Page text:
VIDEO: Poll Analysis

The poll was conducted by Democratic firm Lake Research Partners and the Tarrance Group, a Republican polling firm.
Republicans looking toward 2012 have consistently argued that the president’s reelection hinges on the economy — regardless of who emerges from the GOP field. That thesis is backed by the 15 percentage-point spread — 42 percent to 57 percent — between those polled who approve and disapprove of Obama’s handling of the economy.
Get full poll results

But the president seems — at least for now — surprisingly immune to economic fears, the poll shows. Fifty-two percent of those surveyed approve of Obama’s handling of his job, up 7 percentage points from the most recent Battleground Poll, conducted in October. Additionally, 72 percent approve of Obama personally, up 7 percentage points since October.
The president’s strong approval ratings are buttressed by the 59 percent who said they will either “definitely” vote for the president or “consider” reelecting him. Thirty-eight percent “definitely will not” vote for the president’s reelection — giving Obama a higher ceiling of support than his Republican rivals would hope to see.

Obama’s recent spike in approval ratings across a number of prominent polls has been attributed to the killing of Osama bin Laden. While that may have altered views of the president’s overall performance, 84 percent said bin Laden’s death makes “no difference” in whether they plan to vote for Obama. Twelve percent said they are more likely to support the president, while 3 percent are less likely.
“President Obama’s successful targeting of Osama bin Laden has provided him a much-needed boost and set in stark relief the differences between the two parties on the central dimensions of leadership, competence, resolve and results,” said Celinda Lake of Lake Research. “Republicans have aided this dynamic with their tortured criticism and the same prescription of austerity and overreach that doomed them after their last monumental midterm victory in 1994. But Democrats cannot take their eyes off the ball; they must have a solid economic plan for job creation in order to assuage the public’s No. 1 and long-standing concern.”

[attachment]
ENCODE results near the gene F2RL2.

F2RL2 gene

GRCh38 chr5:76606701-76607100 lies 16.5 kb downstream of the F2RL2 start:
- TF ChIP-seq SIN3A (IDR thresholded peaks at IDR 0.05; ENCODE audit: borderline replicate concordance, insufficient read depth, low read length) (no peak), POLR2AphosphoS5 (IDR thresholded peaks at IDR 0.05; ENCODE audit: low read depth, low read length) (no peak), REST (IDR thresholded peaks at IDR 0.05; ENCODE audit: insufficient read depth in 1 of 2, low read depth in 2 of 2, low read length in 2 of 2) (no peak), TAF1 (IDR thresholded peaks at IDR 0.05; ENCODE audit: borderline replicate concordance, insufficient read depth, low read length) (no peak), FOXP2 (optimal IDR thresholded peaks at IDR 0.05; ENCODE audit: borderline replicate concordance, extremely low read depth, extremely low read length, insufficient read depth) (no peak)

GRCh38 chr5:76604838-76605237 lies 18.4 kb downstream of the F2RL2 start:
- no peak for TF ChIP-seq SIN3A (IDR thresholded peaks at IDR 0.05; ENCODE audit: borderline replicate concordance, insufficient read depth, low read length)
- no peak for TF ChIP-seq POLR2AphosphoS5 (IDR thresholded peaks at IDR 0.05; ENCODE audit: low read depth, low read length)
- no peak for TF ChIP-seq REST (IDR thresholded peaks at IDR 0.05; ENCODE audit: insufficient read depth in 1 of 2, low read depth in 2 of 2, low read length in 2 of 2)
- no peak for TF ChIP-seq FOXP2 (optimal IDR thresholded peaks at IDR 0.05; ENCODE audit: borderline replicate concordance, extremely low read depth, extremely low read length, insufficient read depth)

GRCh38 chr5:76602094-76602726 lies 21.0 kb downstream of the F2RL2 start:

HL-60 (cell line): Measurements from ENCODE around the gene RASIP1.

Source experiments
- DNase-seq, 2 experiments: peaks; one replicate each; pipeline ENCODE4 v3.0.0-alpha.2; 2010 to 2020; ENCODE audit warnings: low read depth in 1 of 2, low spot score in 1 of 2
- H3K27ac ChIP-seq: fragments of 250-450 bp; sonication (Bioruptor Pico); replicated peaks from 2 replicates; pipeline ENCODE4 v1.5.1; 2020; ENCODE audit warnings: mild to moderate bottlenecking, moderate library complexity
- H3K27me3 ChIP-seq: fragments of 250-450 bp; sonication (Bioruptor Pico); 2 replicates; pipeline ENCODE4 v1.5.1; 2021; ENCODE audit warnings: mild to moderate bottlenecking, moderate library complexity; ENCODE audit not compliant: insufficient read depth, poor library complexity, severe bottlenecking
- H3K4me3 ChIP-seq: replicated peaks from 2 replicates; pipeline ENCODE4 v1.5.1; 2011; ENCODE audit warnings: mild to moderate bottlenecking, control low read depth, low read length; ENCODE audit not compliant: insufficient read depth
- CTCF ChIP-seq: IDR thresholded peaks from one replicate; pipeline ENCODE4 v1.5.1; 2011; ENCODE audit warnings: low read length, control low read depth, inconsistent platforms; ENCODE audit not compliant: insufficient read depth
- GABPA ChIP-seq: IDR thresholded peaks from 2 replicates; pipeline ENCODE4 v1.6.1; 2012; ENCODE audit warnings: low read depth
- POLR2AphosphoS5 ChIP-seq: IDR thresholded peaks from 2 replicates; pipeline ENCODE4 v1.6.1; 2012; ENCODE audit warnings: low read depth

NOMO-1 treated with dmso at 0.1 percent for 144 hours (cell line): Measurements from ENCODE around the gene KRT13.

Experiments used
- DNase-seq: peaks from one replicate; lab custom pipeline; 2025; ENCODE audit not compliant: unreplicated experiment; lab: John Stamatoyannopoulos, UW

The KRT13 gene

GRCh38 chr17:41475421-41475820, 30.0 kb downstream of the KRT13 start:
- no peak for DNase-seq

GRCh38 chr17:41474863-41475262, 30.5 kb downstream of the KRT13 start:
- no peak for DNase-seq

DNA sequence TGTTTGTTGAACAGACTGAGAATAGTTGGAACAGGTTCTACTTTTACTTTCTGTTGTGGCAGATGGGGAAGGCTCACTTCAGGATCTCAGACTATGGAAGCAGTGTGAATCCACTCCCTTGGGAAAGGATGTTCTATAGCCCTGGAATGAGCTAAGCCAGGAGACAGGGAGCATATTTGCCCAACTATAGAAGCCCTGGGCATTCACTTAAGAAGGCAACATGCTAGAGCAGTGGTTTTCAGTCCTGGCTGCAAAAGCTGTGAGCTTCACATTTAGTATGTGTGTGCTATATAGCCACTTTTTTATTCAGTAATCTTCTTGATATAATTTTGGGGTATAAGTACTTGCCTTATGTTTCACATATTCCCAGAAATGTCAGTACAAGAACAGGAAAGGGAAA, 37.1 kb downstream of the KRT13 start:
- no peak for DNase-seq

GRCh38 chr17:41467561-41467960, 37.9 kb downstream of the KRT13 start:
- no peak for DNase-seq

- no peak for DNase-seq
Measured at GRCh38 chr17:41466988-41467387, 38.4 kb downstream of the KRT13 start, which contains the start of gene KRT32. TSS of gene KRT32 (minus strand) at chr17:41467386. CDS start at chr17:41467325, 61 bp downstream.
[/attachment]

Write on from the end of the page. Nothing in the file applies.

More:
The president stacks up well against the two GOP contenders polled in a match-up with him — former Govs. Mitt Romney of Massachusetts and Tim Pawlenty of Minnesota. Asked whom they would vote for if the election was held today, 51 percent would “definitely” or “probably” choose the president, while 38 percent chose Romney. Against Pawlenty, Obama lead 50 percent to 36 percent.

One prospective foe the president doesn’t seem to have to worry about is Donald Trump. Seventy-one percent said there is not “any chance” the developer and reality television star will win the election. Only 26 percent believe there is a chance Trump will run.

In addition to his GOP 2012 competition, the president stacks up well against congressional Republicans and outperforms Democrats in Congress on most issues. Asked whom they trust to turn around the economy, 48 percent chose the president over Republicans in Congress. When Obama was removed from the question, the GOP outperformed Democrats in Congress, 45 percent to 40 percent.
Obama also outpaced his party against Republicans on job creation, topping the GOP 47 percent to 43 percent on the issue. But Republicans in Congress beat Democrats, 45 percent to 40 percent.
But the president’s strong showing might prove temporary, argued Tarrance Group head Ed Goeas.
“When you look at the undercurrent here ... ultimately, the things that were leading to his bad numbers are still very much there,” Goeas said, pointing to the president’s rating on the economy. “His underlying numbers are not very good.”

Indeed, not only are Obama’s ratings on the economy low, there’s deep skepticism over the course of the nation. Sixty percent of those surveyed said the country is on the “wrong track” compared with 32 percent who believe it is headed in the “right direction.” Additionally, 65 percent described themselves as “concerned,” “frustrated” or “angry” about the direction of the country. Only 29 percent are “hopeful” and 2 percent “excited.”

Those numbers, Goeas said, show the president is vulnerable despite his personal popularity. “I see nothing here to say he’s definitely going to lose, but I don’t see anything that steers me away from the notion that this will be a very, very close election,” he said.
Besides the economic pessimism, few Americans believe bin Laden’s death will have a lasting effect on the fight against terrorism. Forty percent believe the Al Qaeda leader’s death will have “no impact” on terrorism worldwide, and 33 percent think his death will bring a rise in terror incidents. Only 18 percent believe terrorism will decrease in the U.S. or worldwide.

The poll also flashed an ominous sign for Republicans urging GOP leaders to fight raising the debt ceiling. Fifty-six percent believe failing to raise the debt ceiling will be “disastrous” for the country, compared with 32 percent who think it will not have a “serious impact.”
The poll was conducted May 8-12 and has a margin of error of plus or minus 3.1 percentage points.